The cigarette is activated by inserting the heat source 160 through collar 184 and into the heat chamber 168, forcing electrolyte 170 to flow along outerwrap 166 and into the extruded rod 162. When fully inserted, the end of heat source 160 will be flush with the end of the heat chamber 168 and collar 184. About 30 seconds after initiation, taste and flavor components are delivered to the mouth of the smoker upon puffing. If it i8 desired that the cigarette generate an aroma when activated, a drop of tobacco flavor extract may be added to the fiber rod 164 or end of heat source 160. Under normal puffing conditions the cigarette will deliver the flavor and taste components for at least 7 minutes. After this period the rate of delivery decreases.
Several advantages are obtained with preferred embodiments of the invention. The particle 913/77C:58 ~ , 2 ~ 7 sizes of the atomized or milled frozen melts, or shreds of bimetallic foil, can be used to adjust surface areas and hence control the speed of the reaction. Likewlse, pressing and extruding conditions may be varied to change the porosity of the heat source to optimize electrolyte penetration and thus the reaction rate.
Alternatively, where the particles of metallic agents are packed into a straw, a water retention aid such as celite mixed with the powders keeps the water from vaporizing and escaping from the heat chamber.
The bimetallic foil geometry assures good electrical contact between the two metallic agents, even when the exposed surface of the anode corrodes.
Also, this embodiment enables the ratio of the surface area to the total mass of the anode to be de~igned over a wide range of values simply by controlling the thickness of the anode. Limiting ranges of thickness are dictated by the ability to manufacture and process the bimetallic element.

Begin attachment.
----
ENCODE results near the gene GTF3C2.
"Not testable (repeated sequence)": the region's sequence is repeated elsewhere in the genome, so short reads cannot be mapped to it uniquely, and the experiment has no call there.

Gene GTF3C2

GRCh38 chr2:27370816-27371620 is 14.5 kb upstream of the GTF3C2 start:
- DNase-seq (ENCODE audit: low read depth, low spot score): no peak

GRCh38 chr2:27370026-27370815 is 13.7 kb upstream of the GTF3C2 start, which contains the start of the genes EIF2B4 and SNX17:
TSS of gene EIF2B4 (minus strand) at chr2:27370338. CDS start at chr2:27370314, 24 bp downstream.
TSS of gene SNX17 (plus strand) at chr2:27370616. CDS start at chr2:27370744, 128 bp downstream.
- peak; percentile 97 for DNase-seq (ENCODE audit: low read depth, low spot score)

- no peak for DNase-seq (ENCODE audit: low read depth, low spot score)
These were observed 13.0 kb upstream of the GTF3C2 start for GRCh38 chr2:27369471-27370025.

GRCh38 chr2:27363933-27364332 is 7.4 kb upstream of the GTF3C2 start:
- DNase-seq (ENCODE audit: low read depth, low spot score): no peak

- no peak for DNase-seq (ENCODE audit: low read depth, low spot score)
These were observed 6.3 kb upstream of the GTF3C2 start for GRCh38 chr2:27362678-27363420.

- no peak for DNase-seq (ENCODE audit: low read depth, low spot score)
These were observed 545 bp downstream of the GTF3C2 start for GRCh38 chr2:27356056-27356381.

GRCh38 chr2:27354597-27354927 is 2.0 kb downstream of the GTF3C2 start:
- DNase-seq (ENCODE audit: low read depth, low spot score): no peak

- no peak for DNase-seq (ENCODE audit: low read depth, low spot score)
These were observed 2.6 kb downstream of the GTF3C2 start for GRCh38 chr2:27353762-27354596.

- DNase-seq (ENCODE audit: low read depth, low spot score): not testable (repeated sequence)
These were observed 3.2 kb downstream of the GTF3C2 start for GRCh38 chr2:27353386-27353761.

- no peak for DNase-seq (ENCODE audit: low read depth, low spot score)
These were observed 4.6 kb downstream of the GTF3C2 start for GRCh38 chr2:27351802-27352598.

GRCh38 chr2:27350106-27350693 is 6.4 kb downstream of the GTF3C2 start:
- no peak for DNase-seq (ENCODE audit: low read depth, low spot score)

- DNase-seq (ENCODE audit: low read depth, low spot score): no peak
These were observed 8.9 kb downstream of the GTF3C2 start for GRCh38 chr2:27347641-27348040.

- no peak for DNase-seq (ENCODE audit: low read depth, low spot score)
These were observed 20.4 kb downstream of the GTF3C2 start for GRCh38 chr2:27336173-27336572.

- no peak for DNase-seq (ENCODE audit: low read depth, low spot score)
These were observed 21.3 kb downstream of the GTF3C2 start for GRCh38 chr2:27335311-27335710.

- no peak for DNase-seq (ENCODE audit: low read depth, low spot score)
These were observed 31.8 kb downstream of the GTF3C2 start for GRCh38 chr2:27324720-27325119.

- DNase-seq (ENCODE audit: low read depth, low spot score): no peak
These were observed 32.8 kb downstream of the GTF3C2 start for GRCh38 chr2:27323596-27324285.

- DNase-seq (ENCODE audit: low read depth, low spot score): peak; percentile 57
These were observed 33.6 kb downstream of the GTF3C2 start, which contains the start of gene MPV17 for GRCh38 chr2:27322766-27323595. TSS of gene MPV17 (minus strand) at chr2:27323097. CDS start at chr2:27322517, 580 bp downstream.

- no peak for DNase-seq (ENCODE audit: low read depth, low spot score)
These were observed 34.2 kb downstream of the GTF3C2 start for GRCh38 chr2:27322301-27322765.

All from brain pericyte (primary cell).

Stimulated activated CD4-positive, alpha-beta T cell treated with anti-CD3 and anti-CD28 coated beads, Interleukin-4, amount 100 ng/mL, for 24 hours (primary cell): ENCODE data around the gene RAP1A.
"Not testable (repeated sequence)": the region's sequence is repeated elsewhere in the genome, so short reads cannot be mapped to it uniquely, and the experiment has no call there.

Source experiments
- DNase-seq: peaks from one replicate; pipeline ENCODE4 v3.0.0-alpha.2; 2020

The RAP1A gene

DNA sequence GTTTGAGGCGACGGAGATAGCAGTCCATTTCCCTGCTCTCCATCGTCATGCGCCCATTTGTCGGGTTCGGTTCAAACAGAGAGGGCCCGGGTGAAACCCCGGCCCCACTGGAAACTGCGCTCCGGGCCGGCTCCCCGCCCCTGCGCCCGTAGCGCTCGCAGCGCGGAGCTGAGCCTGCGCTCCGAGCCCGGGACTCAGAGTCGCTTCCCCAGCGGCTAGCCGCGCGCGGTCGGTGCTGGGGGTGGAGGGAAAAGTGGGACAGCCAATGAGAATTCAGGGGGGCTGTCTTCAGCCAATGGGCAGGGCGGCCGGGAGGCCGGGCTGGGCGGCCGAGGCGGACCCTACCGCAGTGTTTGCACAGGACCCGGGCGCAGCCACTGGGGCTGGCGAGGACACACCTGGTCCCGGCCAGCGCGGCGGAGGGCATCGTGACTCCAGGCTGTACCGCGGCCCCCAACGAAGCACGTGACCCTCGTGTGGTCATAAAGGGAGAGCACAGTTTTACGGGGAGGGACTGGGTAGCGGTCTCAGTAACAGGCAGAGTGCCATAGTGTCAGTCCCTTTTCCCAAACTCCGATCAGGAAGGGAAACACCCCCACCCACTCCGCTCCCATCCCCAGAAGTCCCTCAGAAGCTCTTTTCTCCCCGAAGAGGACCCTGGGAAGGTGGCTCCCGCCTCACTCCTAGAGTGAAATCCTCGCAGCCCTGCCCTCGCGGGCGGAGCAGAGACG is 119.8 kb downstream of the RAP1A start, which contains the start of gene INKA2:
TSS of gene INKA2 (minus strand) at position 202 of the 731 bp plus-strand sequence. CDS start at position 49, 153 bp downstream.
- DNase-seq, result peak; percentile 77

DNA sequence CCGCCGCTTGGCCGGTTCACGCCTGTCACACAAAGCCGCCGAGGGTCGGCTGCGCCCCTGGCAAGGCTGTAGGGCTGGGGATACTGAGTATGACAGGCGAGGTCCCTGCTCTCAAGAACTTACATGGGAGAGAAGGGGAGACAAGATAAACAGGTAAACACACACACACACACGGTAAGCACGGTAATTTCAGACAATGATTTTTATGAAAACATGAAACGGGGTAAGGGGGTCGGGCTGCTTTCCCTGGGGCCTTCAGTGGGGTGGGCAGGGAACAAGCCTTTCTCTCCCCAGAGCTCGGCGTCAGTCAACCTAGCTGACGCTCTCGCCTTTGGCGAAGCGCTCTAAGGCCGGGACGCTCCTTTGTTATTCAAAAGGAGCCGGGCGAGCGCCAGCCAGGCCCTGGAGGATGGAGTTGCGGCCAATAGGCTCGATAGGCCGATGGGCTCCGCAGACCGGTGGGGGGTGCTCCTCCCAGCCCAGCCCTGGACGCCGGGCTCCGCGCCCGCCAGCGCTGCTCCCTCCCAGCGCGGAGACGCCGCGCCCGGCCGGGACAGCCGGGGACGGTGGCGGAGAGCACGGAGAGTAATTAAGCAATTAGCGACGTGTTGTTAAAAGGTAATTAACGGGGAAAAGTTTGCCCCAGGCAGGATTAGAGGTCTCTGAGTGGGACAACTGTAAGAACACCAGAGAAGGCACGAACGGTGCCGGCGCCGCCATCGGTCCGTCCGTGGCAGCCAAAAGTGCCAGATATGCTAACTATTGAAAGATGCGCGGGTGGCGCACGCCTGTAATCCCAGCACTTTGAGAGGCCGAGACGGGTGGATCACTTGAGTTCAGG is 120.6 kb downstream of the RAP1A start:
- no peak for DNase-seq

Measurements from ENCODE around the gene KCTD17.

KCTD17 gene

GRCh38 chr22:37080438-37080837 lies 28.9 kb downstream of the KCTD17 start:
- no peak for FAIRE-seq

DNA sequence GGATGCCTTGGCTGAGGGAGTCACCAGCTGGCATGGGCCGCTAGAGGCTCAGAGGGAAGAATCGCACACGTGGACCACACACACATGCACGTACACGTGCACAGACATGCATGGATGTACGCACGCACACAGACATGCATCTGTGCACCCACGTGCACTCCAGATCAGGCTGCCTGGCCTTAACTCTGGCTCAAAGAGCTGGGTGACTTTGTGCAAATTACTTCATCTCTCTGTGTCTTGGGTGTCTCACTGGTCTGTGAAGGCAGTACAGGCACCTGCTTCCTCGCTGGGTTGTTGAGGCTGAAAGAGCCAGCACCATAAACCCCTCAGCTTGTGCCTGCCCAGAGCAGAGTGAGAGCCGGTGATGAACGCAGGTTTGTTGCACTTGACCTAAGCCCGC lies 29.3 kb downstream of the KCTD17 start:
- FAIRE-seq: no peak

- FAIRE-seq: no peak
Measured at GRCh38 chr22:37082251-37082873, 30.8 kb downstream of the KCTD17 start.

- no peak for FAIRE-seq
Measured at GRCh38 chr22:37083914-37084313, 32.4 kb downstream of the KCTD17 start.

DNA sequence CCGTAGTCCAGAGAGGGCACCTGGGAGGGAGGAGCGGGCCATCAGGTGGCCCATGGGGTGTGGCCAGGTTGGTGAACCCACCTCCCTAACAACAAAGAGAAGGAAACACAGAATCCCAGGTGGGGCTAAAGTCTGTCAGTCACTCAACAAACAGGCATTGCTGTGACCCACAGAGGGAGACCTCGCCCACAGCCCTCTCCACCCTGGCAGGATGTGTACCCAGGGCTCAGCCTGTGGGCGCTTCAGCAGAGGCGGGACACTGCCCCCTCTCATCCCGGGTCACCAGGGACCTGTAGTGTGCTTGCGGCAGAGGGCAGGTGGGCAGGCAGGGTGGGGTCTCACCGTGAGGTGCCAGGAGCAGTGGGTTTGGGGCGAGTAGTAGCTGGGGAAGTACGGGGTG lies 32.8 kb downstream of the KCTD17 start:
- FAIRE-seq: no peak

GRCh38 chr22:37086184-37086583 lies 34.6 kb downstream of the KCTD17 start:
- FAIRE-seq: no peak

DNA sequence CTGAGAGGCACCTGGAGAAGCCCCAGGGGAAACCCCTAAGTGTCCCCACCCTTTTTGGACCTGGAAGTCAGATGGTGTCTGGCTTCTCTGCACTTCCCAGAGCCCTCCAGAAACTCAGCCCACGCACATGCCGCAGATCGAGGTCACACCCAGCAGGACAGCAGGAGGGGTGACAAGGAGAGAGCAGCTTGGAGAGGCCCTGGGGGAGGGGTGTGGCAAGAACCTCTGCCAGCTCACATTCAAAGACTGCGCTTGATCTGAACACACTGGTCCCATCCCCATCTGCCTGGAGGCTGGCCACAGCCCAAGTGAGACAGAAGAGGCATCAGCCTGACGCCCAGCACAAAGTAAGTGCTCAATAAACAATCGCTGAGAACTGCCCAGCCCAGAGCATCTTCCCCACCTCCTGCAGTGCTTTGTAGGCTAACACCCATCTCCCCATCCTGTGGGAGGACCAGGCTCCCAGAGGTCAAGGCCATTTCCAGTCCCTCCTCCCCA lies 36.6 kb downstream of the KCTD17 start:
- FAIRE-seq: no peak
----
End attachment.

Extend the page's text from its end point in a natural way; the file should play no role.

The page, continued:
The wire model (FIG. 6) presents the oppor-tunity to control the rate of reaction by controlling the flow of electrons between the wire 94 and strands 92. For example, if the wire 94 and strands 92 are isolated electrically 80 that they only have one point of electrical contact, a resistor may be used as a means for controlling the rate of electrical current between the wire 94 and strands 92 to thereby control the rate of the electrochemical interaction.
Because the cigarette of the pre~ent invention may be made to look like a conventional cigarette, it may inadvertently be attempted to be lit with a match, cigarette lighter or other flame.
Therefore, the heat source preferably should not be combustible, or at least be ~elf extinguishing if inadvertently contacted by a flame. One advantage of 913/77C:59 ~ '' ~ ...

2 ~ 7 the pressed-rod heat sources is that they are compact enough that they have good heat transfer properties.
As a result, if the end of the rod is contacted by a flame, the tightly compacted particles conduct the heat away, preventing the end from reaching a combustion temperature.
It should be appreciated that the structures and methods of the present invention are capable of being incorporated in the form of a variety of embodi-ments, only a few of which have been illustrated anddescribed above. The invention may be embodied in other forms without departing from its spirit or essential characteristics. For example, even though the systems described herein use only two metallic agents, the heat sources may be made using more than two metallic agent~ that electrochemically interact.